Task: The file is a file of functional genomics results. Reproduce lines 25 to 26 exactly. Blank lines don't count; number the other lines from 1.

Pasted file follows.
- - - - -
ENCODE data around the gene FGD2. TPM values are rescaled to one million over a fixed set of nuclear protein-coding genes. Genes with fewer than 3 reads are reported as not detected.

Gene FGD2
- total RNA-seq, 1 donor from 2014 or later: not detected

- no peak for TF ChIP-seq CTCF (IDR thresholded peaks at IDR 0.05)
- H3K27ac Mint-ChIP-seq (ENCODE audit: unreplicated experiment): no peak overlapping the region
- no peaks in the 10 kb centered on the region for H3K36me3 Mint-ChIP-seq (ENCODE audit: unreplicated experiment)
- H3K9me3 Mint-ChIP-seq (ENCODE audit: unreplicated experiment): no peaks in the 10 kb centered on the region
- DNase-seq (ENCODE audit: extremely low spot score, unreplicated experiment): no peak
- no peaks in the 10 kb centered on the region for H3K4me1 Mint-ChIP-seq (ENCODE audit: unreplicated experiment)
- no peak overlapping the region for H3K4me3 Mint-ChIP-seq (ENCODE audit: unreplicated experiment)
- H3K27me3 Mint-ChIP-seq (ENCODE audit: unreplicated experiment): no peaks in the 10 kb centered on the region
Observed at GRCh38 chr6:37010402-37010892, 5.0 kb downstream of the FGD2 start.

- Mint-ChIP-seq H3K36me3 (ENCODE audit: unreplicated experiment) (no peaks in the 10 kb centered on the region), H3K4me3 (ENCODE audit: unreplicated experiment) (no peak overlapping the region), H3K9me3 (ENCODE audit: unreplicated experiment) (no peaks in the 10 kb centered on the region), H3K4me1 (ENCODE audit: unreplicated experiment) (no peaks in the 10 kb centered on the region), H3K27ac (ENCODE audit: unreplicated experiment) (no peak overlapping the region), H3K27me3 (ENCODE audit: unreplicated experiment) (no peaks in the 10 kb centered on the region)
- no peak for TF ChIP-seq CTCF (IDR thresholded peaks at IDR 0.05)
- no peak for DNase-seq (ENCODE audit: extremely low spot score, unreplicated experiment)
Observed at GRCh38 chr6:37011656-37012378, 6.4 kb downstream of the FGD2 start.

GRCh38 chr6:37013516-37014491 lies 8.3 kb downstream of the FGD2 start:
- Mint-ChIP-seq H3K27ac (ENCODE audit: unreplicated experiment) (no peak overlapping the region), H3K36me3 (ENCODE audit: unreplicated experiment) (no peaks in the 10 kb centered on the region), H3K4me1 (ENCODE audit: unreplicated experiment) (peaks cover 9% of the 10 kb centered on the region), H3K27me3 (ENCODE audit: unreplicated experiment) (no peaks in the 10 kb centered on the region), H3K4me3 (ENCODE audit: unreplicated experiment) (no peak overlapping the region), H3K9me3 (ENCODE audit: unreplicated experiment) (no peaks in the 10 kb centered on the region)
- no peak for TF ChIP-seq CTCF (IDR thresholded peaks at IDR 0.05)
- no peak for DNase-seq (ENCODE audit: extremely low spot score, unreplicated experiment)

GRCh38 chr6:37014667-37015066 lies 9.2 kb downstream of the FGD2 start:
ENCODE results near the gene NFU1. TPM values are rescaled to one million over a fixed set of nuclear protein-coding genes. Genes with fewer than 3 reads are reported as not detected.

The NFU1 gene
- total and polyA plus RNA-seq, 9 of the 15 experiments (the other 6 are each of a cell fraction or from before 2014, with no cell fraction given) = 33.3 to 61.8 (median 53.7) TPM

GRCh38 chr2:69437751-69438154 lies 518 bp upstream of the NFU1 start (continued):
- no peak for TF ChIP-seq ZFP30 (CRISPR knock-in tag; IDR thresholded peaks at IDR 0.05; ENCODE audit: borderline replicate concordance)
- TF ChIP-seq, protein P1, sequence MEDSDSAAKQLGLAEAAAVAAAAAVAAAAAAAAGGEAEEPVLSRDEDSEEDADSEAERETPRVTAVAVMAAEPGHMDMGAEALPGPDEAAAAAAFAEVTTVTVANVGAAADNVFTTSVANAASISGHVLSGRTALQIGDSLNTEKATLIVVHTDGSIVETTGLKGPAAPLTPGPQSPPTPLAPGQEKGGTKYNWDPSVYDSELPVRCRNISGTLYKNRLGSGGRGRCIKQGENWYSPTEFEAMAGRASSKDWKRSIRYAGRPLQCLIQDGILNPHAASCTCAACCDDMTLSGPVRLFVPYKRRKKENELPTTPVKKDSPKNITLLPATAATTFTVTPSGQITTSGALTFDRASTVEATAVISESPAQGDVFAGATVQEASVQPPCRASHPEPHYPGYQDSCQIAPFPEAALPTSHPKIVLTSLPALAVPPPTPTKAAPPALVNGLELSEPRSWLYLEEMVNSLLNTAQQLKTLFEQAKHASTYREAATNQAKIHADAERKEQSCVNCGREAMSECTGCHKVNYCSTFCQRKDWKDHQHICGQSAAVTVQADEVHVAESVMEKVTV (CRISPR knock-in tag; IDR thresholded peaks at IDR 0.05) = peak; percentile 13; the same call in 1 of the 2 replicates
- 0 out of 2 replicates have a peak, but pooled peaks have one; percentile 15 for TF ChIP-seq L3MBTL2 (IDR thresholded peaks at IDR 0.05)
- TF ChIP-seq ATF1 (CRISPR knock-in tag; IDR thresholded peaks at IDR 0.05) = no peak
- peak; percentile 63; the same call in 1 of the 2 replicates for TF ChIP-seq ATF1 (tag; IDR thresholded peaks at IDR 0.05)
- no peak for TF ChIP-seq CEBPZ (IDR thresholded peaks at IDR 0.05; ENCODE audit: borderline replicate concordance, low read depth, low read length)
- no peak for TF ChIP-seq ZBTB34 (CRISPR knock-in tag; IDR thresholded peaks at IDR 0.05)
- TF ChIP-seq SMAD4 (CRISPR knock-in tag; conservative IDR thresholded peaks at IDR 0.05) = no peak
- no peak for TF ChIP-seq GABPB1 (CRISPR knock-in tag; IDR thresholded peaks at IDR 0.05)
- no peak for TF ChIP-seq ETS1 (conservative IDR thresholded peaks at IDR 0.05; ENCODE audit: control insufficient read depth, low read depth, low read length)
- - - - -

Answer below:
GRCh38 chr2:69437751-69438154 lies 518 bp upstream of the NFU1 start (continued):
- no peak for TF ChIP-seq ZFP30 (CRISPR knock-in tag; IDR thresholded peaks at IDR 0.05; ENCODE audit: borderline replicate concordance)